• VHDL / Verilog are functional descriptions
  • VHDL / Verilog dont inherently enable data flow
    visualization or block oriented deconstruction
  • The synthesizer can understand non-partitioned
  • Perception of expansive resources (no / few
  • The tool syndrome (I must start coding)
  • Lack of effective design quality gates prior to
    start of detailed design

  • A design is only as solid as its weakest part
  • Proper planning and partitioning of a design
  • Ensures individual functions are logical and
  • Ensures interconnects are ordered and efficient
  • Provides for improved reliability / verifiability
  • Allows easier modification and enhancement
  • Enhances detailed understanding of how things
  • Partitioning requires ordering the design by
  • The capabilities of the team
  • The functionality of the modular pieces
  • How the design will operate
  • The individual components of a particular
  • Partitioning a design ensures that all parts are
    solid resulting in a solid whole

You Mean Were Still Working On It?
  • Sustaining a Design

Agenda Design Sustainability
  • Definitions
  • Sustainable Capable of being supported (AH)
  • Sustainability The characteristic of an item
    that allows it to be supported
  • Why is this important?
  • Suggestions for sustainability
  • Summary

Why Sustainability?
  • Missions may be multiple decades long
  • Flight systems may develop anomalous behavior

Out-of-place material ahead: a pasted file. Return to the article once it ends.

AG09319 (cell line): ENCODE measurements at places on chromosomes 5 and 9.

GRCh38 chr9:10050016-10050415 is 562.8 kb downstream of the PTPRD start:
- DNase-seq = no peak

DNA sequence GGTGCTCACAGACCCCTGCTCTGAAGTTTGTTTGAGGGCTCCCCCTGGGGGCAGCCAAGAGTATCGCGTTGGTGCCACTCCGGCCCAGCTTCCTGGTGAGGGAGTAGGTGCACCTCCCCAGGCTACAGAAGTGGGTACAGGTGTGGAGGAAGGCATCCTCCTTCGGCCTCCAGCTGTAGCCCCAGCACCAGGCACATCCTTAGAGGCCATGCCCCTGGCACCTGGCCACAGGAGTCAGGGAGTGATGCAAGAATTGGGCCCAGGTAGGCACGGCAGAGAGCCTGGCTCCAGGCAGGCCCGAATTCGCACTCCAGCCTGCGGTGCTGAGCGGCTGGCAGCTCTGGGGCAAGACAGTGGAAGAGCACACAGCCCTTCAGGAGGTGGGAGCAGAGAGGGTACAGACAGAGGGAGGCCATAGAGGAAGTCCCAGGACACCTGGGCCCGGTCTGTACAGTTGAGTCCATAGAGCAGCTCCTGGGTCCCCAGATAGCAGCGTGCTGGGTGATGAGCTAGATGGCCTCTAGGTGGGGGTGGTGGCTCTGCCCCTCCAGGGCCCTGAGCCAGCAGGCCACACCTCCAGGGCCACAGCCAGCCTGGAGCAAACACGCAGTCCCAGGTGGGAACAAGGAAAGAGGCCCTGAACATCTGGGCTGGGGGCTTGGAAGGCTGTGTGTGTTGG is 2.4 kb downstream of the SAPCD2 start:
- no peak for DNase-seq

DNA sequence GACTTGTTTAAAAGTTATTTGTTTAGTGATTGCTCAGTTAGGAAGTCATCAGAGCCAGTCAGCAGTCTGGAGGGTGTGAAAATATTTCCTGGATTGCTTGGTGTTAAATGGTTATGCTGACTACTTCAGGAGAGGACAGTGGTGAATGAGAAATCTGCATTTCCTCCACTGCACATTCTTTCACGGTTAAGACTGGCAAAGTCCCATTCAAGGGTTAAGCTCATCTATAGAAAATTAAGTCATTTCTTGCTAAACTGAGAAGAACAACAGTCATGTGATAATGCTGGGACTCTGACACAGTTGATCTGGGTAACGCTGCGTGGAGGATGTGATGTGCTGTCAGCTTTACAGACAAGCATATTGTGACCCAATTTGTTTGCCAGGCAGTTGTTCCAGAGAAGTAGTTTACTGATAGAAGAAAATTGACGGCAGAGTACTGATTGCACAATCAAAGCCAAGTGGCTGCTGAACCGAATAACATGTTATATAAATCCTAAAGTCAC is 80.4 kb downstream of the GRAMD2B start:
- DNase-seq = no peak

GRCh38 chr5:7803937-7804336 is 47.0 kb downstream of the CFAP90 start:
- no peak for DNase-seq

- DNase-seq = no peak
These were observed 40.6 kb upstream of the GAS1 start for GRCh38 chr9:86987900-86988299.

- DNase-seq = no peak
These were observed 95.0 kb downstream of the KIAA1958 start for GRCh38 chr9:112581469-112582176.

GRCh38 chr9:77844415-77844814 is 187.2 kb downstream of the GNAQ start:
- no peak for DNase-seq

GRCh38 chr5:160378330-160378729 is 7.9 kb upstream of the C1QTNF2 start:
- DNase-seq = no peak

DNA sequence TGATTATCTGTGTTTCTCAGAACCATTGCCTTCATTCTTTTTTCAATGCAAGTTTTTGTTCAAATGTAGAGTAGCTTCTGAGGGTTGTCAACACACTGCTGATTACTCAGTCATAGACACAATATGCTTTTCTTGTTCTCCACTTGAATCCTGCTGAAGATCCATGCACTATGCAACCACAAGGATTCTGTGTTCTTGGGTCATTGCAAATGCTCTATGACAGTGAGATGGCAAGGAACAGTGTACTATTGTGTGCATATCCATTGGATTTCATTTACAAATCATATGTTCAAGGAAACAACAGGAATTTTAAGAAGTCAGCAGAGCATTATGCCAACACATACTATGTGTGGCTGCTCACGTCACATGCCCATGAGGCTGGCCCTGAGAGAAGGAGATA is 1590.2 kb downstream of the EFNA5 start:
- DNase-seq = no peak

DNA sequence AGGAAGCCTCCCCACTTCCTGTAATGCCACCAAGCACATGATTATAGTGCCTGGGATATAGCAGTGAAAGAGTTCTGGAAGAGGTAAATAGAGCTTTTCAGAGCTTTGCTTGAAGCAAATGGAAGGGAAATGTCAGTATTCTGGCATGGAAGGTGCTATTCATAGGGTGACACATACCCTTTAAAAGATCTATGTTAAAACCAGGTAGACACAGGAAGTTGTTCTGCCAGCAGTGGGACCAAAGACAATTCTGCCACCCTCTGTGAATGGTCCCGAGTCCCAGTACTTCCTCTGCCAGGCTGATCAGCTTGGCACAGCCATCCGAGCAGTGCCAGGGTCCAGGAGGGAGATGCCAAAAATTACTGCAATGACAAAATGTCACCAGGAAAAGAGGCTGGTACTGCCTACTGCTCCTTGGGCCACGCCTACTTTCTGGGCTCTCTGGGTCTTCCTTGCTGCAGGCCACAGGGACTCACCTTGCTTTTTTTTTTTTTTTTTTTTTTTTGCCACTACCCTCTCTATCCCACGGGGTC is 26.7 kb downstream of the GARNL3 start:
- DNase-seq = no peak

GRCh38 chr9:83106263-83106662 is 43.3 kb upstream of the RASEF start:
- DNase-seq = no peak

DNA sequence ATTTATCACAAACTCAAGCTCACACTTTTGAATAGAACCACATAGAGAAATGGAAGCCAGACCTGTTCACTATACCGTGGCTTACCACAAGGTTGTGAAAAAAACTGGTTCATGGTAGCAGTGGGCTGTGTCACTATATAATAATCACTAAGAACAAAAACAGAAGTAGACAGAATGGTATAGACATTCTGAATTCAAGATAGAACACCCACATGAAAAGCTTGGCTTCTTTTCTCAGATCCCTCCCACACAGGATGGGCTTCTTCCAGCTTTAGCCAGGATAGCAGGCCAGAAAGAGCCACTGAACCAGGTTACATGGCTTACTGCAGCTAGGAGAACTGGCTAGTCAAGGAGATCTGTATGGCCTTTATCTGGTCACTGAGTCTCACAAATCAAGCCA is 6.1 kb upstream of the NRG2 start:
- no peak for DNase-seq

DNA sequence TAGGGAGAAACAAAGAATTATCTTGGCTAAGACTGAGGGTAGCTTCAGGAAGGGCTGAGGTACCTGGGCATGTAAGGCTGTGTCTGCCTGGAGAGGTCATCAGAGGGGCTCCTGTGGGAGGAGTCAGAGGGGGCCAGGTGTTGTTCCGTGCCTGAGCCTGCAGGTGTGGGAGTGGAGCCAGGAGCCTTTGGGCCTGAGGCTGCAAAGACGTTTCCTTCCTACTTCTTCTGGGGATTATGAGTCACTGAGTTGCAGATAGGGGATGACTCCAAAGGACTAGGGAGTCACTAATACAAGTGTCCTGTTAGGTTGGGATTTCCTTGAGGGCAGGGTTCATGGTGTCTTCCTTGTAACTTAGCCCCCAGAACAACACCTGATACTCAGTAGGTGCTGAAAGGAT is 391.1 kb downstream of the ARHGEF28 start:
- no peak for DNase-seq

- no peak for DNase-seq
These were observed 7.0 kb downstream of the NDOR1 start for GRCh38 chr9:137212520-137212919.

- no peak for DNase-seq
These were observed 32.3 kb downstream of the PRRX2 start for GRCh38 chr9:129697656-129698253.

• Ground equivalents may need repair
  • An understanding of the design is necessary to
    ensure mission success
  • Original designers will not be available for
  • Other critical assignments
  • Working in telecon
  • Cruising the Pacific
  • Sustainable designs allow analysis and correction
    without the access to the original designers

Why Sustainability? (cont.)
  • Many designs are derivative
  • Reuse of unmodified circuits essential for
    similar performance in modified designs
  • Acceptable modification depends on creative
    incorporation of what IS
  • Derivation may take many years
  • Example Alice UVS
  • Design 1 Rosetta (1997-2001)
  • Design 2 New Horizons (2002-2005)
  • Design 3 LRO (2005-2008)
  • Design 4 Juno (2006 - ???)
  • Staffing will not be constant
  • Human memory will not be precise
  • Sustainability ensures an ability to efficiently
    build on past successes

Why Sustainability (cont.)
  • You may not be the person who has to make it work
  • Staffing is dynamic
  • You may quit
  • You may get re-assigned
  • Somebody with more clout may be needed to satisfy
    the customer
  • Teams produce a product and share debugging
  • Test technician